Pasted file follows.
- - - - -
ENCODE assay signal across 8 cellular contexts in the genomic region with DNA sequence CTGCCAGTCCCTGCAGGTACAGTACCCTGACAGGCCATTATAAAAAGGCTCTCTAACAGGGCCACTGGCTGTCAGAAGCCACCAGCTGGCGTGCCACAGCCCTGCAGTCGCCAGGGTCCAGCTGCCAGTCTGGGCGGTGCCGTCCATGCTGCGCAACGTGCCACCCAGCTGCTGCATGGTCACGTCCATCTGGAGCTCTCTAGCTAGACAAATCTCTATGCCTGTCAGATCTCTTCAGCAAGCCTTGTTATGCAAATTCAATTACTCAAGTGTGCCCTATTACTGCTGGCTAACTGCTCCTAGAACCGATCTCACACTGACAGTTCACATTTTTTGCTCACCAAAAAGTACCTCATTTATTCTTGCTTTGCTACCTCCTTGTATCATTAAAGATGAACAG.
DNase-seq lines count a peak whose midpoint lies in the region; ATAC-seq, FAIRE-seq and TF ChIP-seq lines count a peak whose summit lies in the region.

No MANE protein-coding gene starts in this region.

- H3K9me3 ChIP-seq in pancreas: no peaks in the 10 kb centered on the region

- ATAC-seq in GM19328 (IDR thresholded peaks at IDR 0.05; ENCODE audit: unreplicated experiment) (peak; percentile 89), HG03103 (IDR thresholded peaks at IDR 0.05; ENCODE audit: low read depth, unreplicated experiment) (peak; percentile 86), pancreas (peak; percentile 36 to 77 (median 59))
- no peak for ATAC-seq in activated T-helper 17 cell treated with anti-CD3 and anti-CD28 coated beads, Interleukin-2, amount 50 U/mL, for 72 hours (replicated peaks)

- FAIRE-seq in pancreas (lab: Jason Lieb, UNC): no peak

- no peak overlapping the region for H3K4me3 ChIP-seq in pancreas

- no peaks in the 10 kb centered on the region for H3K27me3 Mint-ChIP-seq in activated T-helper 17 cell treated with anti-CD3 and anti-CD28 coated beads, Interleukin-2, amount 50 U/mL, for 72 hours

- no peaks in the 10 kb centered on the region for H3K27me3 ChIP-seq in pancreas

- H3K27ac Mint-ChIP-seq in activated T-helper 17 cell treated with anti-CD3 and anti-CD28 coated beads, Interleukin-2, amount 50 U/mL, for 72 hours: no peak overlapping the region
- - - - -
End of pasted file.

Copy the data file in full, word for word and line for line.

ENCODE assay signal across 8 cellular contexts in the genomic region with DNA sequence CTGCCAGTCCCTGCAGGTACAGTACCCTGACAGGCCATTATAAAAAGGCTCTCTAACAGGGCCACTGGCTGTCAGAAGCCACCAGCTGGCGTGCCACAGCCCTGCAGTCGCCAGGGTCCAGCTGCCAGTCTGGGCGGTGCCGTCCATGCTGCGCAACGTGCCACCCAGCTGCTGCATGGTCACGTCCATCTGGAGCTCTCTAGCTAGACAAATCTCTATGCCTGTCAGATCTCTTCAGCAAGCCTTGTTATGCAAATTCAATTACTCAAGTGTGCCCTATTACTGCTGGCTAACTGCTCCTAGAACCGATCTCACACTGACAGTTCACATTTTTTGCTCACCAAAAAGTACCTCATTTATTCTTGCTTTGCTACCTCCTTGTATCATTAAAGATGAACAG.
DNase-seq lines count a peak whose midpoint lies in the region; ATAC-seq, FAIRE-seq and TF ChIP-seq lines count a peak whose summit lies in the region.

No MANE protein-coding gene starts in this region.

- H3K9me3 ChIP-seq in pancreas: no peaks in the 10 kb centered on the region

- ATAC-seq in GM19328 (IDR thresholded peaks at IDR 0.05; ENCODE audit: unreplicated experiment) (peak; percentile 89), HG03103 (IDR thresholded peaks at IDR 0.05; ENCODE audit: low read depth, unreplicated experiment) (peak; percentile 86), pancreas (peak; percentile 36 to 77 (median 59))
- no peak for ATAC-seq in activated T-helper 17 cell treated with anti-CD3 and anti-CD28 coated beads, Interleukin-2, amount 50 U/mL, for 72 hours (replicated peaks)

- FAIRE-seq in pancreas (lab: Jason Lieb, UNC): no peak

- no peak overlapping the region for H3K4me3 ChIP-seq in pancreas

- no peaks in the 10 kb centered on the region for H3K27me3 Mint-ChIP-seq in activated T-helper 17 cell treated with anti-CD3 and anti-CD28 coated beads, Interleukin-2, amount 50 U/mL, for 72 hours

- no peaks in the 10 kb centered on the region for H3K27me3 ChIP-seq in pancreas

- H3K27ac Mint-ChIP-seq in activated T-helper 17 cell treated with anti-CD3 and anti-CD28 coated beads, Interleukin-2, amount 50 U/mL, for 72 hours: no peak overlapping the region